Greg is one way to make money out of social media: three extras

It’s been claimed that customers are three times more likely to buy when engaged in community1. So here are three connected thoughts on how to make and lose money from your online community I’ve come across over the long weekend, following on my recent post around the tricky issue of monetizing your community. That last one links to Lithium’s Dr Michael Wu’s final post on targeting influencers:

1. [For social media marketers, 2010 will be the year that…]…they have to deal with the three Cs of backlash: consumer, community and client. Consumers (a.k.a. “human beings”) are already expressing frustration with community members who turn out to be marketing shills. Community managers will crack down on marketers-posing-as members because of the impact on trust and participation in their sites. And clients will either pull back or redirect their social media efforts when they discover that, surprise! marketers don’t have the answers on how to actually reorganize their customer relations and R&D teams to meet the demands that social media marketers have awakened.

Alexandra Samuel, from Social Signal, quoted in ‘Collective Wisdom: Some expert thinking on five social media questions as we enter the first decade’

2. RT @rhappe: Big decision point – is the community meant to make money itself or does it play a supporting role or as new channel –@adamzawel

3. Boost influencers’ cred with your users by making their content more searchable, & promote it via tweets & bookmarking: http://ow.ly/1FUtM

As a real world analogy for the role of the community manager in earning member’s trust and in turn helping monetize the community in a sustainable way I like what Altimeter’s Jeremiah Owyang says in the introduction to ‘The Community Roundtable’s State of Community Management – 2010’ report:

“To be successful, companies, and their internal cultures, need to empower community managers to help customers and employees – just as they would in a physical store.” This is nicely reflected in a survey by ComBlu which revealed one of the best online communities (B2C) they came across comes from retailer Sears: “One of these standout communities was “MySears”. Its tag line, “Get advice before you buy,” reinforces that this community is about helping consumers, not selling specific products.”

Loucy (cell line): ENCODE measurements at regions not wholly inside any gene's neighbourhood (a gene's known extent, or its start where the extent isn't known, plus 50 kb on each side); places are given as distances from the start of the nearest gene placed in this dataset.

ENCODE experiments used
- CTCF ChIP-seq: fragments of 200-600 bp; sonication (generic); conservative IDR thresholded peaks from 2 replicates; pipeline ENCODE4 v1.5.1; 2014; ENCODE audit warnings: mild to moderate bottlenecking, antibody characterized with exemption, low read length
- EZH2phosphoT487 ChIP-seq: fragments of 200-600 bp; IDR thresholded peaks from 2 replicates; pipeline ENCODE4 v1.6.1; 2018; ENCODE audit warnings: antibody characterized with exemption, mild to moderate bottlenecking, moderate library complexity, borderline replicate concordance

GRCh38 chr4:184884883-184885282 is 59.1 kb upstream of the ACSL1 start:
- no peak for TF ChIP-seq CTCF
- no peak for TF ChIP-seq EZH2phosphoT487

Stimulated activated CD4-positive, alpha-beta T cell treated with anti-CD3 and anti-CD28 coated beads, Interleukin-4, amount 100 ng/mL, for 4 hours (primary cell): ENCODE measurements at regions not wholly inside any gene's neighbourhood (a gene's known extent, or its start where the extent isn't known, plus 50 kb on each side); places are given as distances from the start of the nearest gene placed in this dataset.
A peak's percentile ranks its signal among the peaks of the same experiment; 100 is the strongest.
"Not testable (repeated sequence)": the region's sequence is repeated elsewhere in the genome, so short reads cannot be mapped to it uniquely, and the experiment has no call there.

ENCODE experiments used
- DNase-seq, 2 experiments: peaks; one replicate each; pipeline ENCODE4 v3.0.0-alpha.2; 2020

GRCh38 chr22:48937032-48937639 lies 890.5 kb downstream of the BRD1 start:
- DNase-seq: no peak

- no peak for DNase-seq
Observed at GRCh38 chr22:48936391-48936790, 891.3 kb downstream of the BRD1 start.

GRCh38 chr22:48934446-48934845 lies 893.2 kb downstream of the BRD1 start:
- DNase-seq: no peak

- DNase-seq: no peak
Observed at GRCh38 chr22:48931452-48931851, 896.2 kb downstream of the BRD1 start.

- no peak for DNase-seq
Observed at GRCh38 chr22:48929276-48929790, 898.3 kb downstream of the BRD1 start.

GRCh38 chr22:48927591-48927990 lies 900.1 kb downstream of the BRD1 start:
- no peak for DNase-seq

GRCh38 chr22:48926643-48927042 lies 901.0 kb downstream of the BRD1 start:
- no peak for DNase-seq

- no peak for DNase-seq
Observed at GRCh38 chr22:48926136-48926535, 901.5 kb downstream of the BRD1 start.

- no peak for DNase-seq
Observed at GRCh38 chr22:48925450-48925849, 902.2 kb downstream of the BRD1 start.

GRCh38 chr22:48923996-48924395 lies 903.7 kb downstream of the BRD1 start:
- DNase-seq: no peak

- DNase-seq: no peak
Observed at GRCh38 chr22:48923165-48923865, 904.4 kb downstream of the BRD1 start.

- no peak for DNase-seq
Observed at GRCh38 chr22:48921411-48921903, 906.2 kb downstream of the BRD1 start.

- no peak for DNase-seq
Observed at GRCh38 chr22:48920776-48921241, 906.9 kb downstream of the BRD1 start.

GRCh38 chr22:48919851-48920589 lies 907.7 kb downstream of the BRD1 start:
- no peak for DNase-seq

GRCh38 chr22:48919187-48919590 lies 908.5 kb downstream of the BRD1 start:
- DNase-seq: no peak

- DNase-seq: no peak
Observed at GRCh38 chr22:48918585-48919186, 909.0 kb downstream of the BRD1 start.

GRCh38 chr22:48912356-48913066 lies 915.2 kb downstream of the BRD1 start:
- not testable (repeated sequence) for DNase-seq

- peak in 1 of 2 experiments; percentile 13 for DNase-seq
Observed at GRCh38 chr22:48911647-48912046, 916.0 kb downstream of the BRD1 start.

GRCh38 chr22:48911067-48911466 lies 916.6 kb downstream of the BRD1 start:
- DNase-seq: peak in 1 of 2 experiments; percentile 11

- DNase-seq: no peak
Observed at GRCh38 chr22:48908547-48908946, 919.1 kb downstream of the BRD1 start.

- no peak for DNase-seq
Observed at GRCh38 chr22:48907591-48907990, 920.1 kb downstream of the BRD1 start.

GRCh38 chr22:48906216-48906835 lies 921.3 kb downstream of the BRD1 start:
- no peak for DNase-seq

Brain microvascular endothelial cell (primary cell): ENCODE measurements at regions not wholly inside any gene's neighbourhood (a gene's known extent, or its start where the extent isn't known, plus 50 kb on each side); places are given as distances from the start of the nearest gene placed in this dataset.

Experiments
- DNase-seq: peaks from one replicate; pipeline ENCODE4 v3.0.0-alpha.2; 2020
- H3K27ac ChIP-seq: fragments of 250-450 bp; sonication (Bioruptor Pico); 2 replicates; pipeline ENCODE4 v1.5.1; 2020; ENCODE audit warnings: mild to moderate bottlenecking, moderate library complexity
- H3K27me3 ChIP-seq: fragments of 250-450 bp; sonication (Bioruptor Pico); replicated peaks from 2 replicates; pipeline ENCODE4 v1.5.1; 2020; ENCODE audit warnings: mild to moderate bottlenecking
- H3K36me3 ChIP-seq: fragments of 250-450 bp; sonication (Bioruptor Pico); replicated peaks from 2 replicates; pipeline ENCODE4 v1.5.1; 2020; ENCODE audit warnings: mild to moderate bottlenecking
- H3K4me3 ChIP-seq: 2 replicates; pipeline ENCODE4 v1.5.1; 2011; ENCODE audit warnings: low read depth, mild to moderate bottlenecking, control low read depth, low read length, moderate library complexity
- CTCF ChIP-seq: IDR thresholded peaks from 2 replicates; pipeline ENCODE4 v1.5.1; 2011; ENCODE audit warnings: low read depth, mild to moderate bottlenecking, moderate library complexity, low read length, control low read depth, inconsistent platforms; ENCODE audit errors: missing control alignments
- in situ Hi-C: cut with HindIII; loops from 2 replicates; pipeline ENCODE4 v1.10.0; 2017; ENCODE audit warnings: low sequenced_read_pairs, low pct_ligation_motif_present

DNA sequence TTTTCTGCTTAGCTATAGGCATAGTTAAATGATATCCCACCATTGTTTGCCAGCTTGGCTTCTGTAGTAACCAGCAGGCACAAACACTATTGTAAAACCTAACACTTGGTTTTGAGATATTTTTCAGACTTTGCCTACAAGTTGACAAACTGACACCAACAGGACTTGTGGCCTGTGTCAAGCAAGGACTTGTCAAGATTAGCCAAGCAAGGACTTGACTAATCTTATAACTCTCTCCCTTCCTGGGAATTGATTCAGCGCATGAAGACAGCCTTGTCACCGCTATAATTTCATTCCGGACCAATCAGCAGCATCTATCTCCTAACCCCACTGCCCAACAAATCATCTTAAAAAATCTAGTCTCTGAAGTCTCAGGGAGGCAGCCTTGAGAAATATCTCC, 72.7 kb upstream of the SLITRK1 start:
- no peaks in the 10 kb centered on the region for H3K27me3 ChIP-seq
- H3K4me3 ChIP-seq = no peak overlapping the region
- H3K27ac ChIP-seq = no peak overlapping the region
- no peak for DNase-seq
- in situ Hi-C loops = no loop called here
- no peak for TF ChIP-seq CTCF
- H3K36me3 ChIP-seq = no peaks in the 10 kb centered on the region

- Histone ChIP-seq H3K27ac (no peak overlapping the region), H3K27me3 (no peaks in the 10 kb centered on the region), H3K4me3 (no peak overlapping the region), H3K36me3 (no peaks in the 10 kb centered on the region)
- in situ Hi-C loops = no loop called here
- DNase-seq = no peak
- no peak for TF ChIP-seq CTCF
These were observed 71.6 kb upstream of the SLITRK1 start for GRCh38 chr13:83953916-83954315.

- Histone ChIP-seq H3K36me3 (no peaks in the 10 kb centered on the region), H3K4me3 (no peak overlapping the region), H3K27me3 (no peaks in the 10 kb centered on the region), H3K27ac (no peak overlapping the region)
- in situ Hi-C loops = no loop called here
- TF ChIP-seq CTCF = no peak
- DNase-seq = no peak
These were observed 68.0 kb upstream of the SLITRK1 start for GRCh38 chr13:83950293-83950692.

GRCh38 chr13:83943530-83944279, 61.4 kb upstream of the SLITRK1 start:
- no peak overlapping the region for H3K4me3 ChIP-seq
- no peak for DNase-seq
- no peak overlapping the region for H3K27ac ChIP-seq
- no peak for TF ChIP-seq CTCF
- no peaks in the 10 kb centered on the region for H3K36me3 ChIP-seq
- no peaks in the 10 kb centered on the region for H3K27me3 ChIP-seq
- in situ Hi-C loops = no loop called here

Indeed to come full circle to the reason for this post the report’s authors acknowledge while “some areas of social media and community strategy have shaken out, other areas are still being discussed for their efficacy in various situations”, including “when and how to monetize, as well as, what is the right mix of products/services”.

What I’m sure would help in the subject of monetization is a way of measuring with the majority of readers (‘lurkers’) of a community, whether they use information they read to guide their purchasing decisions. There’s a nice (B2B) use case example below from Siemens reference in the report which points to how offline and online conversations can assist cross-selling. Jump to page 18 of the slideshare to get straight to the example.

The bottom line is that online communities can deliver value in a number of ways, you have to figure out what works best for you.

In closing consider these community ROI stats  from Bill Johnston to underline the potential value of your community:

a. Community users remain customers 50% longer than non-community users. (AT&T, 2002)

b. 43% of support forums visits are in lieu of opening up a support case. (Cisco, 2004).

c. Community users spend 54% more than non-community users (EBay, 2006)

d. In customer support, live interaction costs 87% more per transaction on average than forums and other web self-service options. (ASP, 2002)

e. Cost per interaction in customers support averages $12 via the contact center versus $0.25 via self-service options. (Forrester, 2006)

f. Community users visit nine times more often than non-community users (McKInsey, 2000).

g. Community users have four times as many page views as non-community users (McKInsey, 2000).

h. 56% percent of online community members log in once a day or more (Annenberg, 2007)

i. Customers report good experiences in forums more than twice as often as they do via calls or mail. (Jupiter, 2006)

References
[1] The claim that:  “Customers are 3X more likely to buy when engaged in community” was reported in the Online Community Unconference: Book of Proceedings, June 10, 2009 in Mountain View, CA.

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